MSF, Doctors Without Borders, Detention in Lithuania
Asylum seekers

Prolonged detention of over 2,500 people in Lithuania must end now

MSF teams witness abuse, violence and mental health distress among detainees 

More than 2,500 asylum seekers and migrants are still detained in inhumane conditions in Lithuania, nine months after they crossed the border from Belarus. Doctors Without Borders (MSF) teams are extremely concerned about the impact of prolonged detention on asylum seekers’ and migrants' mental health and calls on Lithuanian authorities to end arbitrary detention immediately. 

“MSF teams have witnessed the physical and mental health distress caused by detention,” said Georgina Brown, MSF country representative in Lithuania. “People do not have access to a fair asylum process and there is no specialised support for psychiatric disorders or survivors of torture and sexual violence. Prolonged arbitrary detention for migrants and asylum seekers in Lithuania must end immediately and all asylum claims should be fairly assessed as quickly as possible.” 
 

MSF, Doctors Without Borders, Detention in Lithuania
Kybartai, a prison that was under the Ministry of Justice, became a State Border Guards (SBG) Foreigner Registration Centre for single men in September 2021, without any major renovations to the facility. It is estimated that 420 men are currently detained here. Across its four floors, people are separated by nationality. Within Kybartai there is a section for more severe detention (Corpus B), where an estimated 40 men are held because they are accused of a crime or because they are “trouble makers”.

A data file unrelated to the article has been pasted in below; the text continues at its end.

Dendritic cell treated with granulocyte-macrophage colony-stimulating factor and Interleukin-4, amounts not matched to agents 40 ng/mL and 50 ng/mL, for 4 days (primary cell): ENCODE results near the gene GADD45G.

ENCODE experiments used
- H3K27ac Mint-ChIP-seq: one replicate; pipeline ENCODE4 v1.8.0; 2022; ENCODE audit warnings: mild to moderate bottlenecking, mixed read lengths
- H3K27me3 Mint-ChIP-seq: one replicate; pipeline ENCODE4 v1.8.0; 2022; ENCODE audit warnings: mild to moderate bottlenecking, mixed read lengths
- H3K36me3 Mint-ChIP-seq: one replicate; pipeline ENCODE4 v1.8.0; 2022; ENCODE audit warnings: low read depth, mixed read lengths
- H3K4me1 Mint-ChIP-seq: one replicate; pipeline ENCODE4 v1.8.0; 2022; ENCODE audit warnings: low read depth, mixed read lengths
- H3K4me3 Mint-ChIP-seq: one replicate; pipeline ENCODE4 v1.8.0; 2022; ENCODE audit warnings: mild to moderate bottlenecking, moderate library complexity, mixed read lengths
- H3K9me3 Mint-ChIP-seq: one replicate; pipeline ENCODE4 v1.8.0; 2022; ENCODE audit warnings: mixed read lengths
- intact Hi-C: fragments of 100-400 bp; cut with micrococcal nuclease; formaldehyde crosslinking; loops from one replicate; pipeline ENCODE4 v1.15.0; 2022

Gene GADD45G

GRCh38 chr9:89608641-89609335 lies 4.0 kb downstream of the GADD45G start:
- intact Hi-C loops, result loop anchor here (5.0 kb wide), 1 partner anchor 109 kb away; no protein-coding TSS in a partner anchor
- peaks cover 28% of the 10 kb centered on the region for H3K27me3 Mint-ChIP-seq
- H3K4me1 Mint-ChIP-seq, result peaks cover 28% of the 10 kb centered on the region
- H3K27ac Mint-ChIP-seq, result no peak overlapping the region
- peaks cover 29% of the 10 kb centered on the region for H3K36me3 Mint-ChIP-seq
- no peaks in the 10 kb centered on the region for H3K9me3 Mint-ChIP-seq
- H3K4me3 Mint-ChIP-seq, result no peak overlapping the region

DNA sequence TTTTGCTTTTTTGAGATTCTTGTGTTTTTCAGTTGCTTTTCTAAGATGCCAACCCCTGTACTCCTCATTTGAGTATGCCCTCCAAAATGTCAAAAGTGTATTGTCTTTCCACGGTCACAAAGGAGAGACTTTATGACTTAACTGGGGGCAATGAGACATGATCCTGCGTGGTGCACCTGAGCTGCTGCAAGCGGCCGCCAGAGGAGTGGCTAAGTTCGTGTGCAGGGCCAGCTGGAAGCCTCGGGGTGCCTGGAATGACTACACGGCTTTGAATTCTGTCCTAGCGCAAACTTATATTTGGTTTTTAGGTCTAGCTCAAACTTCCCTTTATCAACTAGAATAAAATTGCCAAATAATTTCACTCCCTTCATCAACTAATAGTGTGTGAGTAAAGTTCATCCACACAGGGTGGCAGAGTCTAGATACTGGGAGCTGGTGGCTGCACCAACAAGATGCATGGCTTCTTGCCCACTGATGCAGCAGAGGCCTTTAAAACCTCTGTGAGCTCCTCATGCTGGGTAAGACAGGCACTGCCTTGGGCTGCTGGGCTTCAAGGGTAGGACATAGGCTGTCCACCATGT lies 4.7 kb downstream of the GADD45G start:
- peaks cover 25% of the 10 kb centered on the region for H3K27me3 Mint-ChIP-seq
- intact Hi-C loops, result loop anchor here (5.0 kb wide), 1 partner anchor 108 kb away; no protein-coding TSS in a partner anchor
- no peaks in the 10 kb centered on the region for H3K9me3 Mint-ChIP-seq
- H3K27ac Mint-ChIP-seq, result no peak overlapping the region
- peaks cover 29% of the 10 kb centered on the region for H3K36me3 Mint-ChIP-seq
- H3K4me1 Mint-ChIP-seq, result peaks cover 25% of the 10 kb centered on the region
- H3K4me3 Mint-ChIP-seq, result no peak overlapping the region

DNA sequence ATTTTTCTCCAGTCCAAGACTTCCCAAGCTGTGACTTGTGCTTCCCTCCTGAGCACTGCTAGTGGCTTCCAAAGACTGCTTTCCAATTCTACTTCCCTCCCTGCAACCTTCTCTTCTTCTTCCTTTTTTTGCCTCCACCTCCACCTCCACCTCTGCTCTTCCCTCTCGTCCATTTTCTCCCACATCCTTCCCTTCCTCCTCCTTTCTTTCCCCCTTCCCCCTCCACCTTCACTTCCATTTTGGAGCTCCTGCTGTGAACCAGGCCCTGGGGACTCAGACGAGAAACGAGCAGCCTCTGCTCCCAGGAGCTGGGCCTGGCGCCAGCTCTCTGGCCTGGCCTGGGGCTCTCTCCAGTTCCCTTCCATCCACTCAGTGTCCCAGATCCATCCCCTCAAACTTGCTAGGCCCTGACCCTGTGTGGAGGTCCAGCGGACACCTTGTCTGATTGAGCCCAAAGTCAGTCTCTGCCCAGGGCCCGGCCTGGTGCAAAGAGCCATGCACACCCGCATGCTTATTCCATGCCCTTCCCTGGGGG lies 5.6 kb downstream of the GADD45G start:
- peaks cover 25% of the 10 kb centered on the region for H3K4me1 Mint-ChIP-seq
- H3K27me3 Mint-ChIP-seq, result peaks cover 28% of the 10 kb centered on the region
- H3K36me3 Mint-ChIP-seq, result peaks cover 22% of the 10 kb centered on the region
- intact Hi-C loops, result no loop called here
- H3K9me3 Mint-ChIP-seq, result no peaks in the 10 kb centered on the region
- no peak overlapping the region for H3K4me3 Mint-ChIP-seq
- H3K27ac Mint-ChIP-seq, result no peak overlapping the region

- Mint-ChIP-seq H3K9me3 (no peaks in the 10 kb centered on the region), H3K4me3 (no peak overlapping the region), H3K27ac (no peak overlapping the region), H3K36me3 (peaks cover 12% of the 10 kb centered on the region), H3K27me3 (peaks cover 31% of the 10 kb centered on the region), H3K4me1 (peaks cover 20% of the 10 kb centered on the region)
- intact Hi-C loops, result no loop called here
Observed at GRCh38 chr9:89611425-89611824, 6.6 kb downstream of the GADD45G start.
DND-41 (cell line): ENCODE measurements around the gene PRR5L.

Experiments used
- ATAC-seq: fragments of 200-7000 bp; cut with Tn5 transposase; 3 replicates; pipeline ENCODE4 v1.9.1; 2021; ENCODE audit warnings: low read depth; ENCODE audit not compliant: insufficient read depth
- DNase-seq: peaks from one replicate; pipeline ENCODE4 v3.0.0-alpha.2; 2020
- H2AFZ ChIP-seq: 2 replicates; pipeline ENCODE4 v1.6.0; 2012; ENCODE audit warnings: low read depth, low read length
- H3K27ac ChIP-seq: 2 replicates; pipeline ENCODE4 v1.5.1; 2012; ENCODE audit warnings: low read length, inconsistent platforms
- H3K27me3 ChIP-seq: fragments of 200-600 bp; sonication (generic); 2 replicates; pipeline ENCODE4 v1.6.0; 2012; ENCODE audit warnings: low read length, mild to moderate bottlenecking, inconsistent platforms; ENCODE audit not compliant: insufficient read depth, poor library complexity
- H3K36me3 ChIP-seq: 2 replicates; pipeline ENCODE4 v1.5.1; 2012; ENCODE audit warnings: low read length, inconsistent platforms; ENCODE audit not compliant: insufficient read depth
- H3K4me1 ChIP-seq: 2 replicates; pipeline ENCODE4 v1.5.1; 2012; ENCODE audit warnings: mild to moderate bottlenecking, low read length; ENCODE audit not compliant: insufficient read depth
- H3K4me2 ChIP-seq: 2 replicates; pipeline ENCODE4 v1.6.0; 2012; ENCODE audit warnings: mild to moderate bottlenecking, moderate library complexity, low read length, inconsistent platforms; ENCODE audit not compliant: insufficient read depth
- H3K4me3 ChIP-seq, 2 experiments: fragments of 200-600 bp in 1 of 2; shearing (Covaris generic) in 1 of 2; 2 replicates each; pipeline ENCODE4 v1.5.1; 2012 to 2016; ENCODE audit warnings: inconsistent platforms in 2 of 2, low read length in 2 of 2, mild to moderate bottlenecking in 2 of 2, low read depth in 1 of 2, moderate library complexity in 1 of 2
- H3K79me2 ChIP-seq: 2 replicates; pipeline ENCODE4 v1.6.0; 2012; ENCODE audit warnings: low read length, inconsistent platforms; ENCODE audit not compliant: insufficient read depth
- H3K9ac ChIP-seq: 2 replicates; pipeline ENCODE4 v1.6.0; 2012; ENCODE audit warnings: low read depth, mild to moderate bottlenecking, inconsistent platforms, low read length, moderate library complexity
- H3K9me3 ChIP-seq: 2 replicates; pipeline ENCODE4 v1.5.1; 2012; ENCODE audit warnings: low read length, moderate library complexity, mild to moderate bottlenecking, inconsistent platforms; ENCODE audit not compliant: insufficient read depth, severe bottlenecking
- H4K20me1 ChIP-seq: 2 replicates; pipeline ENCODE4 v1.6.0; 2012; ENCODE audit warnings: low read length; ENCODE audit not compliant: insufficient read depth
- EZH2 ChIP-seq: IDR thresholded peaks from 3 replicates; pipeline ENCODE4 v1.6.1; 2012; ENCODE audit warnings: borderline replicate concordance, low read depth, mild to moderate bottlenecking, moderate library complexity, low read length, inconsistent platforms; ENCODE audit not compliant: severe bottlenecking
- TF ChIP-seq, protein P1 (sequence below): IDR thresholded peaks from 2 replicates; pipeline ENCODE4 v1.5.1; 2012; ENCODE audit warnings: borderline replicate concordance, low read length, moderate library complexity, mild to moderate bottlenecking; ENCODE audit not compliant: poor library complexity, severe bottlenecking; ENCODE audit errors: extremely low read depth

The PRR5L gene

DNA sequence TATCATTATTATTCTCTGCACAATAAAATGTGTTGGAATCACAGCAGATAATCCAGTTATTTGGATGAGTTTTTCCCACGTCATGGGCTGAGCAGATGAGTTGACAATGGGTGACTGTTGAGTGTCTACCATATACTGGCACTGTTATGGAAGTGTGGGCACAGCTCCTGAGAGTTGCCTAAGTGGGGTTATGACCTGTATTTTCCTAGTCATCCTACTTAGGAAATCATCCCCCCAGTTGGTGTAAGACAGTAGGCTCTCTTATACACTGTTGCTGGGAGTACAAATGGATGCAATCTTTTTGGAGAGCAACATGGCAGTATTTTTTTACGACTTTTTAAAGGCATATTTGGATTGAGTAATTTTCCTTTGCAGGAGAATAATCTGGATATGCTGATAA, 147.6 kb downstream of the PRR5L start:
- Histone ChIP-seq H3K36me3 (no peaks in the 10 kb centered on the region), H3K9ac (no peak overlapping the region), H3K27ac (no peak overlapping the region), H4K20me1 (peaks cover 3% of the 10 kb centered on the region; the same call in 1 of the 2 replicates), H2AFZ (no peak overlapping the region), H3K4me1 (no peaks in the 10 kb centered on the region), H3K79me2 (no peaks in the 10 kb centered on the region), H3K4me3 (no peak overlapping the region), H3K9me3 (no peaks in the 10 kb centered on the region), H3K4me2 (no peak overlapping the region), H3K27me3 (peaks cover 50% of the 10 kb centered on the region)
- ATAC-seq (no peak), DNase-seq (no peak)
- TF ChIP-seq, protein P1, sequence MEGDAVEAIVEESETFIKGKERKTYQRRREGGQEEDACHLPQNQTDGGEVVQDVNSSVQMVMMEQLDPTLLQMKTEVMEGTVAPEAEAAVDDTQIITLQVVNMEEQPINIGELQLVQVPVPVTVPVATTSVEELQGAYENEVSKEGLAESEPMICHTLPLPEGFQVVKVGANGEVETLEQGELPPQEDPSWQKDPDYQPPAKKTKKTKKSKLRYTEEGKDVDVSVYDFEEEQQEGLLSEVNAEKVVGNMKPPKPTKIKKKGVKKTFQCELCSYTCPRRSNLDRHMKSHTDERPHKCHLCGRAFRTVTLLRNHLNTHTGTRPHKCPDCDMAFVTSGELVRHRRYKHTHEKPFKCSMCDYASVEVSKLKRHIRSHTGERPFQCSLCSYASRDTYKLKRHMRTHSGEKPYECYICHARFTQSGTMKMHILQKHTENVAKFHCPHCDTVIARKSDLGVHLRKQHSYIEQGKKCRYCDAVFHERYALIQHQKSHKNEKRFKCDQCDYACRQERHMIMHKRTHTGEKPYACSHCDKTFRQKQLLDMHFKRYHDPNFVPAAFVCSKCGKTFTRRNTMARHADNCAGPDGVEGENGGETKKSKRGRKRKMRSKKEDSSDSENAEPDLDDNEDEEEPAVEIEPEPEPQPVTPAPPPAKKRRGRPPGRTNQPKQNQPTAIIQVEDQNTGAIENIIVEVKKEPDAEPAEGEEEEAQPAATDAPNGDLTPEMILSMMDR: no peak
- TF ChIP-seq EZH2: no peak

Diala Ghassan/MSF

MSF teams provide mental health and medical care in two detention centers in Lithuania where people are being held for months on end without knowing when they will be released. Most were detained in 2021  following a sharp increase in the number of people from Iraq, Congo, Syria, Cameroon and Afghanistan trying to cross from Belarus into Poland, Lithuania and Latvia. Many have disclosed to MSF teams that they fear persecution or death if they return to their countries. 

EU migration policies aimed at restricting migration and expanding detention have a detrimental impact on people’s mental health and wellbeing. Between January and March 2022, MSF’s psychologists treated 98 patients, 60 per cent had anxiety-related complaints. The majority of these patients stated that their anxiety was related to detention conditions. Uncertainty and limited access to legal aid are also major stressors.
 

MSF, Doctors Without Borders, Detention in Lithuania
I want to know what our future is, we are trapped. Detainee in Kybartai

“I want to know what our future is,” a man detained in Kybartai told MSF “[…] We are trapped.” Members of the LGBTQI+ community are particularly exposed to discrimination and state detention conditions have severely impacted their mental wellbeing. “I tried several times to kill myself without success,” a detainee who identifies as a member of the LGBTQI+ community told MSF.